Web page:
• 35% delayed paying off other forms of debt
  • 34% delayed paying off student loan debt
  • 32% delayed buying a home
  • 32% delayed building a savings fund
  • 29% delayed buying a car

Most Who Prepared Found Adequate Financial Coverage

65% of women who prepared for pregnancy and unpaid maternity leave by taking out a short term disability insurance policy indicated that it provided them with adequate financial coverage. Amongst the women who did take out short term disability insurance before their pregnancy, here’s what the average policy looked like:

  • Average Monthly Premium: $94.07 (Median: $89.00)
  • Average Percentage of Monthly Income Replaced: 50.25% (Median: 46.00%)
  • Average Benefit Period: 3.38 months (Median: 3.00 months)

Tips For Handling Maternity Leave & Disability Insurance

  • Understand maternity leave options offered to you: Knowing your specific maternity leave situation, including how long maternity leave will last, depends on where you work and live. Under the federal Family and Medical Leave Act (FMLA), all employees of companies having 50 or more employees are eligible for 12 weeks of unpaid leave each year for the birth of a child.

Certain states then have their own family leave laws, some of which include paid family leave policies; click the link you see above to see family leave details for your state. And if you’re unsure if your employer offers unpaid or paid leave (or anything at all), just ask the HR department or talk to your boss directly!

  • If you want disability insurance, prepare ahead of time: If you are considering disability insurance to prepare for unpaid maternity leave, you’re most likely going to be looking at short term disability insurance. To get disability insurance for pregnancy, we put together an excellent guide that will answer your questions and help you find the income protection you deserve: How to get disability insurance for pregnancy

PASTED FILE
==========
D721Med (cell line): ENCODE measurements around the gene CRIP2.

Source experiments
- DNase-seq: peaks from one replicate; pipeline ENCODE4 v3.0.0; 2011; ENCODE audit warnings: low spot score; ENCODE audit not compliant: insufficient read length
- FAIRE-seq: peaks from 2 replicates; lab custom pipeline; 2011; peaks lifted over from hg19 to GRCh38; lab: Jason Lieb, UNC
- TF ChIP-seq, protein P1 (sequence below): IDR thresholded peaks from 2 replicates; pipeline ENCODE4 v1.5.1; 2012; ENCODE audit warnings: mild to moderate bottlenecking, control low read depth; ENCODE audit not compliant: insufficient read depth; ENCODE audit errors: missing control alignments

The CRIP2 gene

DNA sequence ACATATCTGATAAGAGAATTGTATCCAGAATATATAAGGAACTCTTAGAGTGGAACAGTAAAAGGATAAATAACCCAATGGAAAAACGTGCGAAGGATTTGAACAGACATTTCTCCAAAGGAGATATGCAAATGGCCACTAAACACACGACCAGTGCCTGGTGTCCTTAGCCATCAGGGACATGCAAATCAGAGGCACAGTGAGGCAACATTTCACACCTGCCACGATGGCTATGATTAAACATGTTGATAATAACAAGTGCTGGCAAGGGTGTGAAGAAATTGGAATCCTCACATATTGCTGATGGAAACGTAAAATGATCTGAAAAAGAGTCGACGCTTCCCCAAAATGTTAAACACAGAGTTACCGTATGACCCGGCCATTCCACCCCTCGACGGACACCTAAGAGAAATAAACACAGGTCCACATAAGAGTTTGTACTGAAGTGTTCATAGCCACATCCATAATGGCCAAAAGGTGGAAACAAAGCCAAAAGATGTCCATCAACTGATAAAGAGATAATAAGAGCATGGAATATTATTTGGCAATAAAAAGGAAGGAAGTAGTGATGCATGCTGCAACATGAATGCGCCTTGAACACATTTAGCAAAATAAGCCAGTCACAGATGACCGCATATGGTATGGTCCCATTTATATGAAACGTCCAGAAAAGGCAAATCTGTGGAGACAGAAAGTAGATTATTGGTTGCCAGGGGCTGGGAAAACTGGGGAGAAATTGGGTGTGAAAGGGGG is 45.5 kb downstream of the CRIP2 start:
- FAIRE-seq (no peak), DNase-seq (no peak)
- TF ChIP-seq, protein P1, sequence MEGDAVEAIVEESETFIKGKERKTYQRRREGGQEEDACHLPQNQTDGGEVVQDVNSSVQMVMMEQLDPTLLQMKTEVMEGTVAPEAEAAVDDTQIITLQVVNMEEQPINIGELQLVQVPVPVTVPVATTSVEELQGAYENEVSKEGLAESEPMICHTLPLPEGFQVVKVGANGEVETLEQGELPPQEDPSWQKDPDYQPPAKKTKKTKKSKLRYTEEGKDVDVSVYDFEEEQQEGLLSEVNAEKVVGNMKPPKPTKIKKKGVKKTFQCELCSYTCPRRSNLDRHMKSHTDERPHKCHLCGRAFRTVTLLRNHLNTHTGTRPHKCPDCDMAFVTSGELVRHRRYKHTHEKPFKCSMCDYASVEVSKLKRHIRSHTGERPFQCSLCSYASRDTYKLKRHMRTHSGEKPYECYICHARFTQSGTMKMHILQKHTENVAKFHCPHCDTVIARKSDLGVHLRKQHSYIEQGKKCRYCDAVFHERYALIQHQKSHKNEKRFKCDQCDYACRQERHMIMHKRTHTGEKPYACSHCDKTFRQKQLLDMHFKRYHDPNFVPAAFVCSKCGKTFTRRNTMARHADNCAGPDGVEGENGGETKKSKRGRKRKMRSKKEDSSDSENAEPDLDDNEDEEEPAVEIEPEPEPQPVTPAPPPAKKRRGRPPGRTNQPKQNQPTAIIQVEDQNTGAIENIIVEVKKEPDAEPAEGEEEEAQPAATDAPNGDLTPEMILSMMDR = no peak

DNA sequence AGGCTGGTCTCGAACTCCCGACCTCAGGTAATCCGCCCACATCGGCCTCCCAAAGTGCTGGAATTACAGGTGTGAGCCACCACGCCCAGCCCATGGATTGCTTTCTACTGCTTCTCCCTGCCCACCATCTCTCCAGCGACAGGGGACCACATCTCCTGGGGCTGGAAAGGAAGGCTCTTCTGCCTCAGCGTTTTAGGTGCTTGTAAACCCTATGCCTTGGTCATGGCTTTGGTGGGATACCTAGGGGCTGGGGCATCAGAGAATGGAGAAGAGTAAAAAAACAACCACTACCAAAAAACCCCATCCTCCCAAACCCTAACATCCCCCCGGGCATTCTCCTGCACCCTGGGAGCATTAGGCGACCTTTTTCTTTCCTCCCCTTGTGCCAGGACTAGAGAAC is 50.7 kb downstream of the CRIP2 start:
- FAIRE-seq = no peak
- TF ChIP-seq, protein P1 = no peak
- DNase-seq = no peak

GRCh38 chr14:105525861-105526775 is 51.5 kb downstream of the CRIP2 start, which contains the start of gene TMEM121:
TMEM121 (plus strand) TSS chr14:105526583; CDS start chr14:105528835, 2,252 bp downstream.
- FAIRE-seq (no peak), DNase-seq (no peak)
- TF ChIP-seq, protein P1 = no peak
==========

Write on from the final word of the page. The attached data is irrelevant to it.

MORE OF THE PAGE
• Know your insurance options for other pregnancy costs: There are different types of insurance for pregnant women that cover certain aspects of pregnancy. For example, some health insurance plans have more robust offerings for pregnant women that will cover all pregnancy costs. Then there is hospital insurance that can cover hospital admission costs. There are other products to consider as well, like a health savings account (HSA), that allows you to deposit money tax-free to be used later for qualified medical expenses pertaining to your pregnancy and related costs.




All data found within this report derives from a survey commissioned by Breeze and conducted online by survey platform Pollfish. In total, 1,000 adult American women were surveyed. To qualify for the survey, each female respondent had to have went on unpaid maternity leave offered by their employer or the government at some point during the last year (July 2020 to July 2021) due to pregnancy and giving birth. The appropriate respondents were found via Pollfish’s age & gender filtering features, in addition to a screener question. This survey was conducted over a four-day span, starting on July 12th, 2021, and ending on July 15th, 2021. All respondents were asked to answer all questions truthfully and to the best of their abilities.